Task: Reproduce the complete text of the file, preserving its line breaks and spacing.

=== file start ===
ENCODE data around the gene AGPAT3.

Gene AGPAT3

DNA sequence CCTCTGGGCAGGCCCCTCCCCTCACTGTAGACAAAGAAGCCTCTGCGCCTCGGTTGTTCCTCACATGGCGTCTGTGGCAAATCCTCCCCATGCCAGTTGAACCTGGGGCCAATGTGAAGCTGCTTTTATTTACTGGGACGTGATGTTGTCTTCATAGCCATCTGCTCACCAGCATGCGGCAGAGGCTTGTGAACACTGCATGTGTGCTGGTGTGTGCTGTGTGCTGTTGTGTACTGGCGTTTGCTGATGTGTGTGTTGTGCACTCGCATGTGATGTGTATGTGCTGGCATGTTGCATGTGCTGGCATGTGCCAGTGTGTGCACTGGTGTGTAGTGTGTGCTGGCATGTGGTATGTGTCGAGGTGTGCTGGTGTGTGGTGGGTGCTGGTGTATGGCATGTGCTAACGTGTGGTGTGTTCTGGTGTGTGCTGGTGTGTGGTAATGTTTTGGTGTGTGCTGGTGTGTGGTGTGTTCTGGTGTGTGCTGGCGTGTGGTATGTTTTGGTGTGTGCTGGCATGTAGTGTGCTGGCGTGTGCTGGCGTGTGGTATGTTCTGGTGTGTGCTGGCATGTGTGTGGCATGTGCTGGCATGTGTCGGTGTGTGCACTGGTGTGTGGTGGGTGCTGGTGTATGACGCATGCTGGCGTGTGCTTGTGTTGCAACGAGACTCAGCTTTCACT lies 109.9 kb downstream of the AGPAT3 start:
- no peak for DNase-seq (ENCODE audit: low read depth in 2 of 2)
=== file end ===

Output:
ENCODE data around the gene AGPAT3.

Gene AGPAT3

DNA sequence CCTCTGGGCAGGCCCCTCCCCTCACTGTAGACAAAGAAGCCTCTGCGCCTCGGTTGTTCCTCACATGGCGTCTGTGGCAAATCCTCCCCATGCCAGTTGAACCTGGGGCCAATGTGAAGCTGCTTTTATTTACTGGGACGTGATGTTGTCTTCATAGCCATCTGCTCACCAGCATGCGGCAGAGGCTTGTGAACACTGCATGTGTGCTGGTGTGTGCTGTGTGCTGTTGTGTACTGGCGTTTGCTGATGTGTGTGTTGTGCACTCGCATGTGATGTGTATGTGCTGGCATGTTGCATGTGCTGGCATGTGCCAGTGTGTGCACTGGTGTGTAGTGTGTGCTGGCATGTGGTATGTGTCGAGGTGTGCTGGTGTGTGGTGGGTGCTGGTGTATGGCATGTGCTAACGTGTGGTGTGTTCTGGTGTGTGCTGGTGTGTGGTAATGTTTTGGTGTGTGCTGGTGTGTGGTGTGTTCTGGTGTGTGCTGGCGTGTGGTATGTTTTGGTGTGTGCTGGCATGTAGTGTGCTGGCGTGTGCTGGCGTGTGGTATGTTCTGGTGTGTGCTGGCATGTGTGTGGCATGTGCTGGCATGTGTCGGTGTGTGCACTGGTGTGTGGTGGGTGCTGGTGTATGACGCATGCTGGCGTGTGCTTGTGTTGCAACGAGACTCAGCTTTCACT lies 109.9 kb downstream of the AGPAT3 start:
- no peak for DNase-seq (ENCODE audit: low read depth in 2 of 2)